Real meat and potatoes in Córdoba

Because La Mezquita—the 10th century mosque partially inhabited by a 16th century cathedral—is the biggest attraction in Córdoba, many travelers think they should be eating a North African diet long on eggplant and fried fish. But Córdoba is also in the heart of one of Spain's chief beef-raising regions, and the venerable Restaurante El Churrasco (Calle Romero 16, Córdoba; tel: 957-290-819; elchurrasco.es) serves some utterly delicious steaks grilled over oak charcoal. We made an overnight stop in the ancient city so we could visit the mosque in the pre-tourist silent hour before the morning Mass (trust us—it's much more spiritual without the tour groups), and we enjoyed a typically extended Spanish Sunday afternoon feast at El Churrasco. Before we got down to business with the...Read More
The Palm serves a mean shepherd’s pie

The Palm serves a mean shepherd’s pie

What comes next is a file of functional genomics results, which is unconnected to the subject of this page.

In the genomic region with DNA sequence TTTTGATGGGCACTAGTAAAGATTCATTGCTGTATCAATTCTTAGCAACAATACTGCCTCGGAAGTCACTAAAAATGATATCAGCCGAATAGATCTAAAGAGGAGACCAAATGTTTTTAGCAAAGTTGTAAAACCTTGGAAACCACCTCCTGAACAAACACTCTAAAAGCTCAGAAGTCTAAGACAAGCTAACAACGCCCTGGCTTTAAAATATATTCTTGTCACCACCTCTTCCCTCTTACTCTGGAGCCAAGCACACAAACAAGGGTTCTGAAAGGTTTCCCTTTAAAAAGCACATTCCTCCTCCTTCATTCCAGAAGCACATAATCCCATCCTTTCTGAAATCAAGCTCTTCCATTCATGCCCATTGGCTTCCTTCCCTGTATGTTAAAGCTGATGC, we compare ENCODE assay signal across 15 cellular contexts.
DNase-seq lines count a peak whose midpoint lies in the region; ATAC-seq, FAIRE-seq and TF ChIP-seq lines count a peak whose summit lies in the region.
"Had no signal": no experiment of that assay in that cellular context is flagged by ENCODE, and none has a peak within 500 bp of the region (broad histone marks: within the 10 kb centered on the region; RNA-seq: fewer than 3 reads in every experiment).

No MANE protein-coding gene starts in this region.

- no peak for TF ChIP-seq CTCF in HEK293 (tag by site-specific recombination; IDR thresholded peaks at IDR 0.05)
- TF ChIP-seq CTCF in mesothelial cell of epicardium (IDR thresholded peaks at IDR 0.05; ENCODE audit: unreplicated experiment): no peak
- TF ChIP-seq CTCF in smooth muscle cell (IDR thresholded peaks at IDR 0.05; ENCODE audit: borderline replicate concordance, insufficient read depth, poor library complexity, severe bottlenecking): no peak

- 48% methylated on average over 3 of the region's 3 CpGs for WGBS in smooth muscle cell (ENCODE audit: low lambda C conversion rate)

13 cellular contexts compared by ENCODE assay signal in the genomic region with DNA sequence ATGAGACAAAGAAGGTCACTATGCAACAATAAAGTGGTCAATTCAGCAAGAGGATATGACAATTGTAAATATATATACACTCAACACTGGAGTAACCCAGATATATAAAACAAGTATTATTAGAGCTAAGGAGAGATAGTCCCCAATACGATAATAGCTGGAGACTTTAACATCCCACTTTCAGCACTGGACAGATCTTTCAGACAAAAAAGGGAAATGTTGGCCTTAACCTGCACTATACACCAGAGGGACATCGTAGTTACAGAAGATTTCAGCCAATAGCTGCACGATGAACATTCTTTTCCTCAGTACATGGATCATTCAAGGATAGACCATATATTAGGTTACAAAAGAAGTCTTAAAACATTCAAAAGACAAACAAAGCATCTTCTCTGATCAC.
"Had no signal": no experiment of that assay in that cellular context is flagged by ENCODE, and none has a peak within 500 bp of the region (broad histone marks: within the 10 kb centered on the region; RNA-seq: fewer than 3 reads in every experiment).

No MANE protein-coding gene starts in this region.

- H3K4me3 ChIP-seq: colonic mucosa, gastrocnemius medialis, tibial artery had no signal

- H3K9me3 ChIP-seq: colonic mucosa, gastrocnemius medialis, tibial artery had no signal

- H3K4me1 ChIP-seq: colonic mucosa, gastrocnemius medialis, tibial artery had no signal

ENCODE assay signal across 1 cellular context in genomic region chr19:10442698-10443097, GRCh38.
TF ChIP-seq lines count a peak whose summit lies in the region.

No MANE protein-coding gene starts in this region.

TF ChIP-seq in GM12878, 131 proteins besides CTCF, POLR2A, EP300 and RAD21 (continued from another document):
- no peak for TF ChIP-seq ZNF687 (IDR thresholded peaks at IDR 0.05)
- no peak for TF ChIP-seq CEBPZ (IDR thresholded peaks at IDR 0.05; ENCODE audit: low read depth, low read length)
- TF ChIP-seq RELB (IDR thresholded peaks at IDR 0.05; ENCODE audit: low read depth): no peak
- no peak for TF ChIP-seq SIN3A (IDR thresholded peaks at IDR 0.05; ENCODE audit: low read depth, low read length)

The Palm Boston (www.thepalm.com/Boston) got a new lease on life when the iconic steakhouse moved from Copley Place in Back Bay to the swank One International Place Tower at the edge of the Financial District. Now that the weather has warmed, the restaurant can show off one of its greatest assets: the outdoor seating looking out on the new Seaport District just across Fort Point Channel. Over the winter, regulars gathered in the glittering interior for wine dinners. We enjoyed the Lafite Wine Dinner that paired a number of wines from the legendary Bordeaux house's farflung empire with some classic Palm cookery, including seared sea scallops with a pea and truffle purée, ancho- and espresso-rubbed lamb chops, and braised short ribs with a wild cherry...Read More